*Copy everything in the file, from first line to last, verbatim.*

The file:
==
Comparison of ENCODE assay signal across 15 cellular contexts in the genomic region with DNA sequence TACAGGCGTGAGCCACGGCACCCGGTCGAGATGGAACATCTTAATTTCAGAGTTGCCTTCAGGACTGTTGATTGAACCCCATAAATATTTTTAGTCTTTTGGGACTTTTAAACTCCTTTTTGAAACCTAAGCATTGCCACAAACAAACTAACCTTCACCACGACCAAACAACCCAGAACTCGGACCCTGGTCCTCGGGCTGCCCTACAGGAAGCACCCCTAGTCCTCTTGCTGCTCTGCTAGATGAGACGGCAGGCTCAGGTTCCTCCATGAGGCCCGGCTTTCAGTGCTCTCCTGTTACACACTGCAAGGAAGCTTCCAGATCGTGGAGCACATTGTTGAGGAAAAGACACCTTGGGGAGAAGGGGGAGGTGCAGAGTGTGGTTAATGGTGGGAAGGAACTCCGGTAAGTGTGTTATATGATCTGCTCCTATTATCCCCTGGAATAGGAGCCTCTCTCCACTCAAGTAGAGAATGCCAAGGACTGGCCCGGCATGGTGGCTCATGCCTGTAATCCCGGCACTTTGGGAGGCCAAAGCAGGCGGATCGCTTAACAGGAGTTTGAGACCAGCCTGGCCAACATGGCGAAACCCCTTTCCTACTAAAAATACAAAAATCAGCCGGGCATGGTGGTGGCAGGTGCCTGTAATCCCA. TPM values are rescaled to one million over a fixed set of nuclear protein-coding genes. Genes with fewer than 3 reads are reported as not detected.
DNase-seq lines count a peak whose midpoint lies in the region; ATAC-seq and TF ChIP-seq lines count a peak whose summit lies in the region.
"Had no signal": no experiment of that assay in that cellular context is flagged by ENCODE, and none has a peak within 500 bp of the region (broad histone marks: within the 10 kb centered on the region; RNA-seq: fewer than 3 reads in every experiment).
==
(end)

Comparison of ENCODE assay signal across 15 cellular contexts in the genomic region with DNA sequence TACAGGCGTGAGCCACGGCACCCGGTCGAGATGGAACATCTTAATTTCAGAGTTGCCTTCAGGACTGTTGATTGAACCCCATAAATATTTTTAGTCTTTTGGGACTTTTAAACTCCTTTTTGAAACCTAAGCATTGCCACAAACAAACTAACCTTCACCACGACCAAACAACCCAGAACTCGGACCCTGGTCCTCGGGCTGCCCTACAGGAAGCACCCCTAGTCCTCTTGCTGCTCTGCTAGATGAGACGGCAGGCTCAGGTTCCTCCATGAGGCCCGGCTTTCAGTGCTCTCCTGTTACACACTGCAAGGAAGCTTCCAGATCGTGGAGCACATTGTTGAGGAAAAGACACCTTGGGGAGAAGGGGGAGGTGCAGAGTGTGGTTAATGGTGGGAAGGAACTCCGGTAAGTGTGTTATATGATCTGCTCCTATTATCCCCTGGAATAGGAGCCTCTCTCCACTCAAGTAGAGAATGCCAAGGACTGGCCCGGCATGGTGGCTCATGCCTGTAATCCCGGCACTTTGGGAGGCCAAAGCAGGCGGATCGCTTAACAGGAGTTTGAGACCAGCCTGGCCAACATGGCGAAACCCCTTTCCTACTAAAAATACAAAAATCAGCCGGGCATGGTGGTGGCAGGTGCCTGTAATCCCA. TPM values are rescaled to one million over a fixed set of nuclear protein-coding genes. Genes with fewer than 3 reads are reported as not detected.
DNase-seq lines count a peak whose midpoint lies in the region; ATAC-seq and TF ChIP-seq lines count a peak whose summit lies in the region.
"Had no signal": no experiment of that assay in that cellular context is flagged by ENCODE, and none has a peak within 500 bp of the region (broad histone marks: within the 10 kb centered on the region; RNA-seq: fewer than 3 reads in every experiment).